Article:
Sick Pay for NHS Junior Doctors

It’s important to plan for sudden unexpected circumstances, and sometimes this involves planning for the worst. This article will discuss what happens if you become unable to work due to illness, injury or disability and how you can plan your finances in these circumstances.

If you are off sick, you are entitled to paid sick leave. The amount you are paid depends on how long you have been in NHS service. Do note that this covers continuous service, with any gap over 12 months meaning you have to start building this allowance up again.

If you are unable to work you would be entitled to the following sick leave allowances:

  • First year: one month’s full pay and (if you’ve completed four months of service) two months’ half pay.
  • Second year: Two months’ full pay and two months’ half pay
  • Third year: Four months’ full pay and four months’ half pay
  • Fourth and fifth years: Five months’ full pay and five months’ half pay
  • Sixth year and above: Six months’ full pay and six months’ half pay

Once your pay falls to half pay or below, you would be entitled to claim Statutory Sick Pay (SSP) as well. SSP is paid by your employer but covered by the government, and is payable for up to 28 weeks.

The current value for SSP in 2020-21 is £95.85 per week.

When SSP ends, you’ll be then eligible to apply for Universal Credit (UC) or Employment and Support Allowance (ESA) if you’re still too unwell to work.

How to claim sick pay

You will need to inform your payroll department that you are off sick, and provide evidence of your illness in the form of a GP “fit note”. Once this has been verified and you are eligible to claim for SSP, you should automatically begin to receive it in the same way you were receiving your salary.

Other financial considerations

If you are unable to work for a considerable time and your salary falls to half-pay or SSP, it can be difficult to reconcile your expenses to fall in line with your fall in income.

It’s extremely important that if this happens, you plan for your finances proactively to avoid falling into a debt trap later on.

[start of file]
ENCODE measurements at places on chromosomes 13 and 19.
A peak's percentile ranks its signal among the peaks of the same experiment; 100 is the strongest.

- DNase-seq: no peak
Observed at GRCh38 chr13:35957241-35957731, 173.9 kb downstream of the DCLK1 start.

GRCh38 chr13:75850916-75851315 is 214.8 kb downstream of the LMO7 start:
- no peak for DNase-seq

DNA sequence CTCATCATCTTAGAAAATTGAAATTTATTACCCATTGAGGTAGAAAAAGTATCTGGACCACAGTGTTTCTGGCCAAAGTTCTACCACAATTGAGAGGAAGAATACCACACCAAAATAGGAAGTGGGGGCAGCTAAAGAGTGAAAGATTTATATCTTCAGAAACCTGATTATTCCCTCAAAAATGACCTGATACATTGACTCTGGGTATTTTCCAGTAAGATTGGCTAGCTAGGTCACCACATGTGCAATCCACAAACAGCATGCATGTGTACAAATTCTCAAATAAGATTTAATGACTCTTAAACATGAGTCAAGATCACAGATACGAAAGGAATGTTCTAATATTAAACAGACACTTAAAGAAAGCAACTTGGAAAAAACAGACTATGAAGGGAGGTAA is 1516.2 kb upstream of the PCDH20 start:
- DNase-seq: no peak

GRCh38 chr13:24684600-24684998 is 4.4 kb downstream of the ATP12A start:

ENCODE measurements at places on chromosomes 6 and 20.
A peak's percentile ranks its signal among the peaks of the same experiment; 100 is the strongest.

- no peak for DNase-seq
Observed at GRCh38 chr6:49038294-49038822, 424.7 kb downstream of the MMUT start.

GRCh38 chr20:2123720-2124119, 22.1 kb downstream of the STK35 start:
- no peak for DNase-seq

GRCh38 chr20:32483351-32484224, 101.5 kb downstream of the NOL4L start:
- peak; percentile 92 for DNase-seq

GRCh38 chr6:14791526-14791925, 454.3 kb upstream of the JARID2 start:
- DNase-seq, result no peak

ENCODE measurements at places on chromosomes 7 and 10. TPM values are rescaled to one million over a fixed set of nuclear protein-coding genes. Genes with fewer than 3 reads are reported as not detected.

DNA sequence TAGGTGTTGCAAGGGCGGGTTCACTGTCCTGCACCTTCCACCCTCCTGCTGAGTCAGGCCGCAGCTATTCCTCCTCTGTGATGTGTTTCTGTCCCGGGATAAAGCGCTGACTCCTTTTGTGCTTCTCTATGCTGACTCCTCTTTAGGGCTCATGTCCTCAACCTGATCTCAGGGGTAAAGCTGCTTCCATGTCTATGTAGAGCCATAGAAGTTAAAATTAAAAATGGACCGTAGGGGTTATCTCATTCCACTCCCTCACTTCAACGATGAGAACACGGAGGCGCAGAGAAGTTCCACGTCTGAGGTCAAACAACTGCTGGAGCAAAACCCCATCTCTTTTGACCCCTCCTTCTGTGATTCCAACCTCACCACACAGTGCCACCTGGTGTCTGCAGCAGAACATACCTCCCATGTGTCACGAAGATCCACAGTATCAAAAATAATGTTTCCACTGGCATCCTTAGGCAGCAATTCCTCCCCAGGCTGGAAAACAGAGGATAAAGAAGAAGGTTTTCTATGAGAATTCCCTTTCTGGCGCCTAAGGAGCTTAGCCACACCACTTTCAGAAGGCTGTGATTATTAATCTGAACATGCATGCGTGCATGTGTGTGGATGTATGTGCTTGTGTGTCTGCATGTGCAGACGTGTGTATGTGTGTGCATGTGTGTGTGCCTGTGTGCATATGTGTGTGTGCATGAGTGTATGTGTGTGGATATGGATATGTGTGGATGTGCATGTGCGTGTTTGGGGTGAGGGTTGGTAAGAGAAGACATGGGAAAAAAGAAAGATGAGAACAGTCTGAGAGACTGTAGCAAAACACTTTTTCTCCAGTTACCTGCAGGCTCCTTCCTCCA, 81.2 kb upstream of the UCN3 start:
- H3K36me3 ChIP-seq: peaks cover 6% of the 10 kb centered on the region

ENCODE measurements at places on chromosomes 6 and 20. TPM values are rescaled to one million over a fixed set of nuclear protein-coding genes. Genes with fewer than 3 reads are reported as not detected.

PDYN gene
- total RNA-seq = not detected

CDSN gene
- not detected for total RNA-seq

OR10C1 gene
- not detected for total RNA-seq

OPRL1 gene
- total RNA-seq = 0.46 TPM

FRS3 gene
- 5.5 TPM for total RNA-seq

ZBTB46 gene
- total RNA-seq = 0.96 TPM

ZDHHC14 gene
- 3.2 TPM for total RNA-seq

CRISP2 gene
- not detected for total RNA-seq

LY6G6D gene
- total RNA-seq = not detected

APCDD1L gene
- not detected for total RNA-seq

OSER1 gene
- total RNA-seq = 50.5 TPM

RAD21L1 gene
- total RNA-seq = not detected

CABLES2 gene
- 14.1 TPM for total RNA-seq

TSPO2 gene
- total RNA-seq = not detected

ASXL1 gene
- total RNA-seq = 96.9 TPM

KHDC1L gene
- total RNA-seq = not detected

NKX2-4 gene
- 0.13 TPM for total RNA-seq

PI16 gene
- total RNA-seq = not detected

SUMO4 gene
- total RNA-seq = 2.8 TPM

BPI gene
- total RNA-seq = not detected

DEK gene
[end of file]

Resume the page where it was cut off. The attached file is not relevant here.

You should consider the following:

  • Talking to your bank, who might sometimes be able to provide assistance. These can include interest-free overdrafts, a holiday on mortgage or credit card payments, or short term loans or credit cards to cover a short period.
  • Contacting your student loan agency. You should not be paying student loan while you are off sick, as student loans are only repayable when you are earning.
  • Letting your landlord know, if you are renting. Some landlords or rental agencies may be willing to provide a holiday period in terms of payments, with the promise to repay later once you are working earning again.

Other considerations include making an effective budget and planning your expenses. You might find that some things can be reduced or omitted while you’re not working, such as membership subscriptions to gyms or expensive mobile phone plans.

Other utility providers and service providers are often willing to help people in temporarily difficult situations, so there’s never any harm in asking!

Friends and family may also be able to help with short term financial help – again it never hurts to ask.

Finally, some of the charitable organisations listed below can help with budgeting, planning your finances and can often provide short term loans or grants.

Tackling financial issues can be difficult if you’re focused on your health, so it’s really important you feel able to reach out to friends, family or other charitable agencies for help.

Other resources for help

Citizen’s Advice Bureau (CAB)

CAB provides free advice to the public on a range of issues including benefits, employment and housing.

Adviceline (England): 03444 111 444
Adviceline (Wales): 03444 77 20 20


Stepchange offers free, confidential and impartial advice on debt management, online or over the phone.

0800 138 1111

BMA counselling and peer support services

Confidential 24/7 counselling and peer support services open to all doctors and medical students (regardless of BMA membership), plus their partners and dependents.

[email protected]

BMA Charities

BMA Charities provides financial assistance for all medical students, doctors and refugee doctors, and can guide you to the right places to seek advice about your financial situation.

0207 383 6142
[email protected]

The Cameron Fund

The Cameron Fund provides support to GPs and their families in times of financial need, whether through ill-health, disability, death or loss of employment.

0207 388 0796
[email protected] 

Royal Medical Benevolent Fund

The RMBF provides support for doctors and their families through all stages of their career and beyond. Their help includes:

  • Regular monthly grants to help towards daily living costs
  • Back to work awards to help with retraining, professional fees and childcare costs
  • Financial advice
  • “PhoneFriend” support for emotional support
  • “DocHealth” for support for those experiencing mental health issues.

020 8540 9194 (option 1)
[email protected]

Royal Medical Foundation

A medical benevolent charity which assists UK medical practitioners and their dependants who find themselves in financial hardship.

01372 821010
[email protected]

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